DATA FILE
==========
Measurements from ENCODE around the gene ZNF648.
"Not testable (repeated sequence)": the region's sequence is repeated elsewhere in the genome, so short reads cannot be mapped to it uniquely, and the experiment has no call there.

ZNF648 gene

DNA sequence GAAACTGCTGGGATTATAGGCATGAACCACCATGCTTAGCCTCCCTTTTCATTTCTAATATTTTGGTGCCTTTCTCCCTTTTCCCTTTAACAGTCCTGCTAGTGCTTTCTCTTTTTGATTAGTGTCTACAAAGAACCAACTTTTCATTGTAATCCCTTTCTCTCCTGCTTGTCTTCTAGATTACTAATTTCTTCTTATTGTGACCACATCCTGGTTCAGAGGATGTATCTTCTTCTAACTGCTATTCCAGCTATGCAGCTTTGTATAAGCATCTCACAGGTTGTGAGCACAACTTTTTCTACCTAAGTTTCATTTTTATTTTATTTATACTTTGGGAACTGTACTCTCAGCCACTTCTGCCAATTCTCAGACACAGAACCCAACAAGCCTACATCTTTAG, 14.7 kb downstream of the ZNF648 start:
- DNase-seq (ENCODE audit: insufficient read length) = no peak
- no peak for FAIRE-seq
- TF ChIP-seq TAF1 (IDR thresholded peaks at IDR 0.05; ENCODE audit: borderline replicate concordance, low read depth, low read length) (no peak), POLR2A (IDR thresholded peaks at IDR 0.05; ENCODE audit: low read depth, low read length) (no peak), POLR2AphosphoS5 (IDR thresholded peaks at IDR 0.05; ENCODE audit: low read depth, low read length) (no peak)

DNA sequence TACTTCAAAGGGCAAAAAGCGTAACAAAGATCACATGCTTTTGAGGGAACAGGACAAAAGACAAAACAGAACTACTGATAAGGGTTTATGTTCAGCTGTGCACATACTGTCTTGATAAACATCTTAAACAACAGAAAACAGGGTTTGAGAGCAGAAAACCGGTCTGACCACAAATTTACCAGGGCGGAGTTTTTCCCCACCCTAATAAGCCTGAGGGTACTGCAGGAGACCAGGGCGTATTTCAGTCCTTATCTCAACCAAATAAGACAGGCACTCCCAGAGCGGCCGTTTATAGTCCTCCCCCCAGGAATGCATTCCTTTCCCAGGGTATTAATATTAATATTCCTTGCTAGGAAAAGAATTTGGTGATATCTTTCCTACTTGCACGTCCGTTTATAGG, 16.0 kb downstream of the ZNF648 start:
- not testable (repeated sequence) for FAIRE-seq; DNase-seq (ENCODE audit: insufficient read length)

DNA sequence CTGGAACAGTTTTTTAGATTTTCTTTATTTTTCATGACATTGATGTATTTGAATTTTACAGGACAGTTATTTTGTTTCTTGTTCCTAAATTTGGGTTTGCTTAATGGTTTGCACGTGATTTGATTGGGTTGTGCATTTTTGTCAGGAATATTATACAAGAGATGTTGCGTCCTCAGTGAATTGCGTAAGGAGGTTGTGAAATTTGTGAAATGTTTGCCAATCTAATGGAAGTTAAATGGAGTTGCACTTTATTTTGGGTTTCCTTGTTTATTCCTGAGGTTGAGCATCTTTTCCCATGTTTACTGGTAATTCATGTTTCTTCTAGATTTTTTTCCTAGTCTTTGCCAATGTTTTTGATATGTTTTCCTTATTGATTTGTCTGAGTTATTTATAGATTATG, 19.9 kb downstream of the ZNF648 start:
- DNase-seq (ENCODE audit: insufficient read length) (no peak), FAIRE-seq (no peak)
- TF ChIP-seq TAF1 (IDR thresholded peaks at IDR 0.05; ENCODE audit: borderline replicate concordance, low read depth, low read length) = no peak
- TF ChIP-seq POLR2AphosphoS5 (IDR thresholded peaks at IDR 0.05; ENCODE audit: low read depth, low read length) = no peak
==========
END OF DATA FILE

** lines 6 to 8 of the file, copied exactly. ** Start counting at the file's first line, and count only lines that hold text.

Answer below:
- no peak for FAIRE-seq
- TF ChIP-seq TAF1 (IDR thresholded peaks at IDR 0.05; ENCODE audit: borderline replicate concordance, low read depth, low read length) (no peak), POLR2A (IDR thresholded peaks at IDR 0.05; ENCODE audit: low read depth, low read length) (no peak), POLR2AphosphoS5 (IDR thresholded peaks at IDR 0.05; ENCODE audit: low read depth, low read length) (no peak)

DNA sequence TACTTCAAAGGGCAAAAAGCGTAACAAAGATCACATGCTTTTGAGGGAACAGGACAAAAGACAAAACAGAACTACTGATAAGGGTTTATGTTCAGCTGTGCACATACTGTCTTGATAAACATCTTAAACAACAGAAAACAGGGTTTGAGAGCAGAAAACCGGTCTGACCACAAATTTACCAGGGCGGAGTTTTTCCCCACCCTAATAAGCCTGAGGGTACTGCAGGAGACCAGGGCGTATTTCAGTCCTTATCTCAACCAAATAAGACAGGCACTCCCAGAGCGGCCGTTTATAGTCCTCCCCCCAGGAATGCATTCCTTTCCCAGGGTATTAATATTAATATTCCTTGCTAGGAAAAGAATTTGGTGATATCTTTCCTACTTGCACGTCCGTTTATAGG, 16.0 kb downstream of the ZNF648 start: